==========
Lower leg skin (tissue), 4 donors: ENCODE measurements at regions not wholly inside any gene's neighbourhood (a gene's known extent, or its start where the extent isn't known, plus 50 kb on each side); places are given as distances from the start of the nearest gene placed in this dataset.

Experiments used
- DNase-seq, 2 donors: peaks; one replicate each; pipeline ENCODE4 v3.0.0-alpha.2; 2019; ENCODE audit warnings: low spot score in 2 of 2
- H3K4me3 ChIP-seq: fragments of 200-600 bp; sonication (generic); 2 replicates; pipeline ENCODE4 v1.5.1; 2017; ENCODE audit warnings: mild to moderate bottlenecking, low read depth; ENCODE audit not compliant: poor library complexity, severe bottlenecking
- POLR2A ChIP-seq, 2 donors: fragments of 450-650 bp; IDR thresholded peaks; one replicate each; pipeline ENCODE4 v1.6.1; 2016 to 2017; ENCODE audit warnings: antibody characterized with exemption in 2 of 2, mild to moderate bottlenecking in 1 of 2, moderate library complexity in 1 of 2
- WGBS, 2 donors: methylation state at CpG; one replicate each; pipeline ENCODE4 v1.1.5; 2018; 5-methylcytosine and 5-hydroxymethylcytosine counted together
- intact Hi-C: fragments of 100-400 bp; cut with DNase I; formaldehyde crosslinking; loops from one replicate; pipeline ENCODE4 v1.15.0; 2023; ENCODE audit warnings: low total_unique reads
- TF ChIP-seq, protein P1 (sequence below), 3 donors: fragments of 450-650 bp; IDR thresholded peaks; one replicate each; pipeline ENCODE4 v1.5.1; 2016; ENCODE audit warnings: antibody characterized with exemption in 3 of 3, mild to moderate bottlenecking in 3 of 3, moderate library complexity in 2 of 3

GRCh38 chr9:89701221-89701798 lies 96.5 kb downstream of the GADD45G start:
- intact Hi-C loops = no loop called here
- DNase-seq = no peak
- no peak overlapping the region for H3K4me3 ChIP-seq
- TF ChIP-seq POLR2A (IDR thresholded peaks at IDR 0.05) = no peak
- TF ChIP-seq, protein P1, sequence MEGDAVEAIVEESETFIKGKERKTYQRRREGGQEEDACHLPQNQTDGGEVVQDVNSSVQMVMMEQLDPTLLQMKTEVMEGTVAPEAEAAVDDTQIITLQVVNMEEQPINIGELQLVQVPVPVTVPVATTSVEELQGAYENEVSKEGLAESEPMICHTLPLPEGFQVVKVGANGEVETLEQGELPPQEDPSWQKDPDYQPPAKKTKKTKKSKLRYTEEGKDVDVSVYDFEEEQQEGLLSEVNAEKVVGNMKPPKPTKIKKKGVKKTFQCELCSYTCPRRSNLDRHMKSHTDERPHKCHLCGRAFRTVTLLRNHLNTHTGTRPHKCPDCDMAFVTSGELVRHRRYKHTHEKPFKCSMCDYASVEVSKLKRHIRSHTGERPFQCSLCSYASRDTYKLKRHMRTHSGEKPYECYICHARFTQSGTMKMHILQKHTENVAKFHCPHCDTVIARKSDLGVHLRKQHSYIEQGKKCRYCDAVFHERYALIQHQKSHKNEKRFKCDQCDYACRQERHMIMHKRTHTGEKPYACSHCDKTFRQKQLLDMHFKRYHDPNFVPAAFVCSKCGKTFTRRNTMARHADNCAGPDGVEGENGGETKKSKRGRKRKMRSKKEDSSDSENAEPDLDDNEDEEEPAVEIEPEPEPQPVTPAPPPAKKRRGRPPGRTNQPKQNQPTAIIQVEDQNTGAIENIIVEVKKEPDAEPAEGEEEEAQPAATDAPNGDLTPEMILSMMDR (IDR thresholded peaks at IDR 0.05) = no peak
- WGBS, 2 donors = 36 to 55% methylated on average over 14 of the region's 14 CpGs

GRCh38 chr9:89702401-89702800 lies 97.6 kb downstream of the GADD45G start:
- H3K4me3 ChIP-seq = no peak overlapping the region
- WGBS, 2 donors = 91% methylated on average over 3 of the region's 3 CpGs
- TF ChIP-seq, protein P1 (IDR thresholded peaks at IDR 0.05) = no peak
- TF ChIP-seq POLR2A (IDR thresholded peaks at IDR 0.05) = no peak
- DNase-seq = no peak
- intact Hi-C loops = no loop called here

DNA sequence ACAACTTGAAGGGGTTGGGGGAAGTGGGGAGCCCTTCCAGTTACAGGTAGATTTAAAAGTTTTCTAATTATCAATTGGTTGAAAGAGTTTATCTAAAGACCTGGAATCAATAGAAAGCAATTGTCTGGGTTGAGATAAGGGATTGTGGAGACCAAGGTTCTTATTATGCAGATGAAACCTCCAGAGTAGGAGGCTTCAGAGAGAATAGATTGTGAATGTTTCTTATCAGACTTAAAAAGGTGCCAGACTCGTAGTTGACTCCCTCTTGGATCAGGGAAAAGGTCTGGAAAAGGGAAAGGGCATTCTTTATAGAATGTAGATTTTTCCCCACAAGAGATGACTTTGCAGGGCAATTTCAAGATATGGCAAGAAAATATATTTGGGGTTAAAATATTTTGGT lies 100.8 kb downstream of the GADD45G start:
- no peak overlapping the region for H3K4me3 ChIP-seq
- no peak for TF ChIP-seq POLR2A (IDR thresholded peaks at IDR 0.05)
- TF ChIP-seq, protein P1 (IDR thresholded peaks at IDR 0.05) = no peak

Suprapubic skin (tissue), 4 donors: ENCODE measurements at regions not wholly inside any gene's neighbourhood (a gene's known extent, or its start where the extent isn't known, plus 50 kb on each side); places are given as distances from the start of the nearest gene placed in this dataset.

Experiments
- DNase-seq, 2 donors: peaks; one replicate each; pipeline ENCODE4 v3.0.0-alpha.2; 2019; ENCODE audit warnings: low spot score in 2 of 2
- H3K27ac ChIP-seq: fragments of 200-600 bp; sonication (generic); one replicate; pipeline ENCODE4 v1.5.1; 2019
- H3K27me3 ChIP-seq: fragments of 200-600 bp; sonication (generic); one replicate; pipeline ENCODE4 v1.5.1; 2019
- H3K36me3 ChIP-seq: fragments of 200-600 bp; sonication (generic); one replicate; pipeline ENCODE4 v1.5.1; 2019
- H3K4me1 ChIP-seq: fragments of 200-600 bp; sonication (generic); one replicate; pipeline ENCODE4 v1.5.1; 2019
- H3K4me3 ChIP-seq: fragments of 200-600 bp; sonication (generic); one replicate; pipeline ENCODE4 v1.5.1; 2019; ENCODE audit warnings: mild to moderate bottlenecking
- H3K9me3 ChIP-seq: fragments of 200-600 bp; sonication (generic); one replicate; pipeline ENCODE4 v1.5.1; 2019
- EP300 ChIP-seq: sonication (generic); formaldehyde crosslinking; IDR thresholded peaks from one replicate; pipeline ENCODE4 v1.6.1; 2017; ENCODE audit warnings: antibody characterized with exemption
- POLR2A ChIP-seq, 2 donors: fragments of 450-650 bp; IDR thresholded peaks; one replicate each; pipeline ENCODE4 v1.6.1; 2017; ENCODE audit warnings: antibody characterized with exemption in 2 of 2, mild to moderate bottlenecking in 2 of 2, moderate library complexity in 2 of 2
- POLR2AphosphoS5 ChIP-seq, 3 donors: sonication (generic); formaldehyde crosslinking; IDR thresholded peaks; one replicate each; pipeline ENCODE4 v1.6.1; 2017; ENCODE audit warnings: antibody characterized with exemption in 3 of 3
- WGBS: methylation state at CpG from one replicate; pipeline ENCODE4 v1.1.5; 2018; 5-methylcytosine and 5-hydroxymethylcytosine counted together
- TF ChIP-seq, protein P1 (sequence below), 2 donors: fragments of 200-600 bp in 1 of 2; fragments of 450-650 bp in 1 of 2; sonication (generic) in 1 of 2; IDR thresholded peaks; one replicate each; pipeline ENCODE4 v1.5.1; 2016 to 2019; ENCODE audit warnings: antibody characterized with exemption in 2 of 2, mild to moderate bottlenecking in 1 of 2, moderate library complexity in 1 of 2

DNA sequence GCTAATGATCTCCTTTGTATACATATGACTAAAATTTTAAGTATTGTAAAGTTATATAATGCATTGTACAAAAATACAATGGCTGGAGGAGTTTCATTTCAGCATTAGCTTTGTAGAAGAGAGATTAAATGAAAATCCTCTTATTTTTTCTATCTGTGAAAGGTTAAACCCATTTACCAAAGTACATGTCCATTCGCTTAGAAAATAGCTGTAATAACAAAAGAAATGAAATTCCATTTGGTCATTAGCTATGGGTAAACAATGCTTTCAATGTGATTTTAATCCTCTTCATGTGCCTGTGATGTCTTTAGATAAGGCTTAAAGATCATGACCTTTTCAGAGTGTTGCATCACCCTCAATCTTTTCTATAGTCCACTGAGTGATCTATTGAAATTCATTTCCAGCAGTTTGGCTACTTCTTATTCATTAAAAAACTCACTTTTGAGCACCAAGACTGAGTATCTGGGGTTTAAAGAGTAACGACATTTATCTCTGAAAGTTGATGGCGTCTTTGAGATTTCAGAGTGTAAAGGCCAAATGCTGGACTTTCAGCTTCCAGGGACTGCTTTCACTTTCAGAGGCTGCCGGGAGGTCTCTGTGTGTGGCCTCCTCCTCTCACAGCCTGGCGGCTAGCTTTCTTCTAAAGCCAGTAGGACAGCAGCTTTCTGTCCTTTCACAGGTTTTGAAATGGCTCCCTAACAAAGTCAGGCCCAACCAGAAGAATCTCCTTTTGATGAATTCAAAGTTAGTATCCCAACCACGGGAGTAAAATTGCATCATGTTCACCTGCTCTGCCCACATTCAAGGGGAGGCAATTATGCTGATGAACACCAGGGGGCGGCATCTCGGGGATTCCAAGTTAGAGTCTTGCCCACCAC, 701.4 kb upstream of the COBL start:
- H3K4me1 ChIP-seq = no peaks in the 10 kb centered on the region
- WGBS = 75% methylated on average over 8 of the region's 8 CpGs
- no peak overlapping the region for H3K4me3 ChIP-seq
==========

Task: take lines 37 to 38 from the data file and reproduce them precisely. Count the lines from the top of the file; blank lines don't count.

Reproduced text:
- POLR2A ChIP-seq, 2 donors: fragments of 450-650 bp; IDR thresholded peaks; one replicate each; pipeline ENCODE4 v1.6.1; 2017; ENCODE audit warnings: antibody characterized with exemption in 2 of 2, mild to moderate bottlenecking in 2 of 2, moderate library complexity in 2 of 2
- POLR2AphosphoS5 ChIP-seq, 3 donors: sonication (generic); formaldehyde crosslinking; IDR thresholded peaks; one replicate each; pipeline ENCODE4 v1.6.1; 2017; ENCODE audit warnings: antibody characterized with exemption in 3 of 3